So anyway, how about some links. I don't have that many, because it was a pretty busy week for me. I was catching up from a week off. We also had an invitation to hang out on the beach with a couple of Petunia's best friends yesterday afternoon. Whereas Pumpkin can see her friends in someone's backyard - they just want to talk in person, so it is no problem for them to stay 6 feet apart and wear masks - that hasn't worked as well for Petunia and her friends. They want to play, not just talk. So we find it works better to do something outdoors where we can stay distant and either masked or in a breezy environment. There is usually a nice breeze at the beach this time of year, so beach trips seem like one of the safest ways to let Petunia see her friends every now and then. Anyway, to make the beach trip happen, I had to stop work at about 2:30 p.m. yesterday. To do that, I shifted my schedule to start early and also worked long days Wednesday and Thursday. The beach was really nice, though, so it was worth it.

I do have a few things for you:

There's a lot of talk about schools right now. San Diego Unified and Los Angeles Unified, California's two biggest school districts, announced earlier this week that they would be starting classes online only. We're in San Diego Unified, so that settled our decision about school. To be honest, that was a relief. We were leaning towards online because our daily number of cases continues to be high. That was going to be very disappointing for Petunia. I was glad that I didn't have to be the bad guy. She was still very upset by the news, but she's making peace with it and we're talking about how we can help make online school better for her.

Yesterday, Governor Newsom announced that schools in counties on the state watch list would not be allowed to open. (The watch list currently covers most of the state's population.) I was glad to see this, because before the announcement there were some districts in San Diego county planning to still open, and so was Orange County. We need more coordinated efforts to get the outbreak under control so that schools can reopen safely.

Of course, closing the schools puts a lot of families in a very tough spot. It is creating a new, high stakes version of the "mommy wars" and this tweet sums up the bind very well:

Left out of the tweet is the fourth option, which is always implied in these sorts of situations, namely "You are a bad mom." In this situation, that attaches to the decision to just muddle through and try to work and school at home as best you can.

Having been through the regular version of the mommy wars, I know there is no winning. There is no right answer. There is only doing your best to navigate a problem society created for you that no one family can solve. And that's all I want to say on that.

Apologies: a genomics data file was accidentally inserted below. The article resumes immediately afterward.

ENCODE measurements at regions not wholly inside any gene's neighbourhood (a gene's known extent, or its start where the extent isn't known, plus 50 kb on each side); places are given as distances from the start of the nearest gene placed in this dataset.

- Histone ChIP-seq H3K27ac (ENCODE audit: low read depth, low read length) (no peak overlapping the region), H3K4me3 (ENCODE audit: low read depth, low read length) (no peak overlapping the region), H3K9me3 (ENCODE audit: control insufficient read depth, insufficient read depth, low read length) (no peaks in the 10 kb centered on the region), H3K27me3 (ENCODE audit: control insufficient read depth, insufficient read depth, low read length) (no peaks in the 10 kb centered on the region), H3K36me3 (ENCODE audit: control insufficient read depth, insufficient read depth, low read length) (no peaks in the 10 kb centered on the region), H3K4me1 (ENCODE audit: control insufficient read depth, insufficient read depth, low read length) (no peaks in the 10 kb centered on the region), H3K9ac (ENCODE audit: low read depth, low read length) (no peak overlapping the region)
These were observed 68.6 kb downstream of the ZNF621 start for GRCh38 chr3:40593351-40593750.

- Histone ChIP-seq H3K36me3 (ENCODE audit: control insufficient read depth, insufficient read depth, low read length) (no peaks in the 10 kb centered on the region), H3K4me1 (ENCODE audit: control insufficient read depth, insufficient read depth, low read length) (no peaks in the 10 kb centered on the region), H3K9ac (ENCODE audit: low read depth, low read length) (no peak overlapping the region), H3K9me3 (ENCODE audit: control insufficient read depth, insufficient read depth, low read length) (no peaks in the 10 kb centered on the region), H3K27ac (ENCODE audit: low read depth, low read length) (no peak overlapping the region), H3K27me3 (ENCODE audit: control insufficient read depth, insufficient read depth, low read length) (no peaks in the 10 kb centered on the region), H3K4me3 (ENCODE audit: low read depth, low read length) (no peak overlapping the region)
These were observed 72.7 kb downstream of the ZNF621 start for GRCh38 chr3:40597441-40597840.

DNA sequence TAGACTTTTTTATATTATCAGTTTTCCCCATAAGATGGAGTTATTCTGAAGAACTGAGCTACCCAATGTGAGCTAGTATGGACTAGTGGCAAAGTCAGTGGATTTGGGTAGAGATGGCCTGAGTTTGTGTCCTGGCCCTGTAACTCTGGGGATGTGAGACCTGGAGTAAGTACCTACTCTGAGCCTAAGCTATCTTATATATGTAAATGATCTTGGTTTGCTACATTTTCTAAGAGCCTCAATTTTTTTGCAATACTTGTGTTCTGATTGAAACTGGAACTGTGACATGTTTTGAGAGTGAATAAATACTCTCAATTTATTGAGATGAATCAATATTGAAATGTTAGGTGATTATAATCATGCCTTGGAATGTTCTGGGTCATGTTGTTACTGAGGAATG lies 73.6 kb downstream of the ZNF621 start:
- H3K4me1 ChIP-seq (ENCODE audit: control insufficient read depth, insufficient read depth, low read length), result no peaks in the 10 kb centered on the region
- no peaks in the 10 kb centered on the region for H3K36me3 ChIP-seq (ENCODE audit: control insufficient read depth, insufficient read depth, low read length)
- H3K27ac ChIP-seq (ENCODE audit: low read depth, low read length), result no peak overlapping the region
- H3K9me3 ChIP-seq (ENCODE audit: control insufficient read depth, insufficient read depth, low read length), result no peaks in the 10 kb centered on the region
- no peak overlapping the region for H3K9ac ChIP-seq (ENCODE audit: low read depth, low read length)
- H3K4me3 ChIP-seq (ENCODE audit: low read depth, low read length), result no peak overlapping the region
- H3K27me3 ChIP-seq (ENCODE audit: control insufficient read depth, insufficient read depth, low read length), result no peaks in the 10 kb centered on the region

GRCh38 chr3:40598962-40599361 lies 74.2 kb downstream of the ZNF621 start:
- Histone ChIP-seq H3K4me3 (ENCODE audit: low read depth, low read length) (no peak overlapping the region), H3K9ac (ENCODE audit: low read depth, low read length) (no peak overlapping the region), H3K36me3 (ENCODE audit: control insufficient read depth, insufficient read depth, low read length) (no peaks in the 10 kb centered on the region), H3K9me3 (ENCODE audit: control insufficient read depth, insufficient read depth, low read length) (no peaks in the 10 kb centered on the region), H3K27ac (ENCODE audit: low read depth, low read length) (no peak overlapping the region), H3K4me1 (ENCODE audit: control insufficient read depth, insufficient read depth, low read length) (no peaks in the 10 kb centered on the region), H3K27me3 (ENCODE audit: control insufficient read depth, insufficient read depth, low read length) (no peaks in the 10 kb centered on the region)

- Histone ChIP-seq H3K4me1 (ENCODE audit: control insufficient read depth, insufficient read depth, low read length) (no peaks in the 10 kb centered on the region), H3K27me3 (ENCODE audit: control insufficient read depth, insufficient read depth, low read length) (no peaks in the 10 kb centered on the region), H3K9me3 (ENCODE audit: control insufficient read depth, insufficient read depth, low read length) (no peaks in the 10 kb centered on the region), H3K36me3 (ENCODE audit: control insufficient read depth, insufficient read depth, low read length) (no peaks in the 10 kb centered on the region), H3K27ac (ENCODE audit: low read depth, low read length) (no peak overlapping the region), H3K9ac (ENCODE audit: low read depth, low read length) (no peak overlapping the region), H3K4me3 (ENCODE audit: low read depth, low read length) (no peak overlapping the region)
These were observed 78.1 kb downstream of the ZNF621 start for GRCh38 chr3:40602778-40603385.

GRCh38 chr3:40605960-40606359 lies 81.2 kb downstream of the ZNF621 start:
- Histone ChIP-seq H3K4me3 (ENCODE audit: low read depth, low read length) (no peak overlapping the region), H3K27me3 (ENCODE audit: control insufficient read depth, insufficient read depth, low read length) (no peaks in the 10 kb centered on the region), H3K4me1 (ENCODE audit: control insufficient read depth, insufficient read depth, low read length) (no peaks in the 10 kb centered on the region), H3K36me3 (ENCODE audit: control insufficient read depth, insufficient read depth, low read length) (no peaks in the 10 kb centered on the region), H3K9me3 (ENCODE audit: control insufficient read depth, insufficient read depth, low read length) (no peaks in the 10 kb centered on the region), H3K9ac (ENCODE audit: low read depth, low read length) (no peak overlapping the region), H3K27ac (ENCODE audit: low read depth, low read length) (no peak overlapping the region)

Derek Lowe has a good write-up of Moderna's Phase I results, now finally available in full scientific paper form instead of just a press release. He also summarizes some recent papers about T-cell immunity and coronaviruses that, as he says, are reasonably encouraging.

Here's a good resource from Vox if you need to send someone an accessible summary of the data on the effectiveness of masks.

Blog friend Bad Mom, Good Mom also has a good write up of the data on effectiveness of different fabrics in masks. The neck gaiter masks that my family likes best for long and/or active outings are a bamboo/spandex blend. I haven't seen any data on how well bamboo filters, but our standard behavior is to fold the mask over for a double layer if we need to actually be close to someone for more than a passing interaction. In most other ways, bamboo behaves a lot like cotton, so hopefully they are working as intended. I can definitely feel my exhale being directed downward by the mask when I'm running or otherwise exerting myself.

I've posted the link before, but here is the gaiter-style mask that I like - and my husband and 13 year old like it a lot, too. It is too big for my 10 year old and she also wants more fun prints, so she has a range of gaiter-style masks from other Etsy shops. We all also wear the ear loop masks. I wear a double layer cotton ear loop mask if I have to go into a store or be inside near other people. I have some I bought on Amazon early on and also some my Mom made me. I should probably get more.

This is a good thread on how we might get more people to wear masks. (Shaming doesn't work.)

This is a really sobering thread:

I am particularly worried about our testing situation. The huge surge of cases in several states is putting a strain on the test supply chain for all of us. Without adequate tests with a quick turnaround, the "test and trace" strategy of containment just cannot work. San Diego county was facing a serious shortfall of tests, and Helix, a biotech that was spun out of local giant Illumina stepped up to help. I was a bit surprised by that because Helix is a next-gen sequencing company and I didn't think any next-gen sequencing tests had been approved for diagnostic use for COVID-19. The mystery was solved by an article in today's newspaper: Helix is currently running PCR tests. So they are providing lab space and manpower on a different platform (with a different supply chain) than the one that had a shortfall. They hope to bring their next-gen sequencing test online for diagnostic use soon. Illumina also has a SARS-CoV-2 test that I believe they are working to get validated for diagnostic use. These next-gen sequencing tests would have impressive throughput, so it would be good news if one of them is validated for diagnostic use.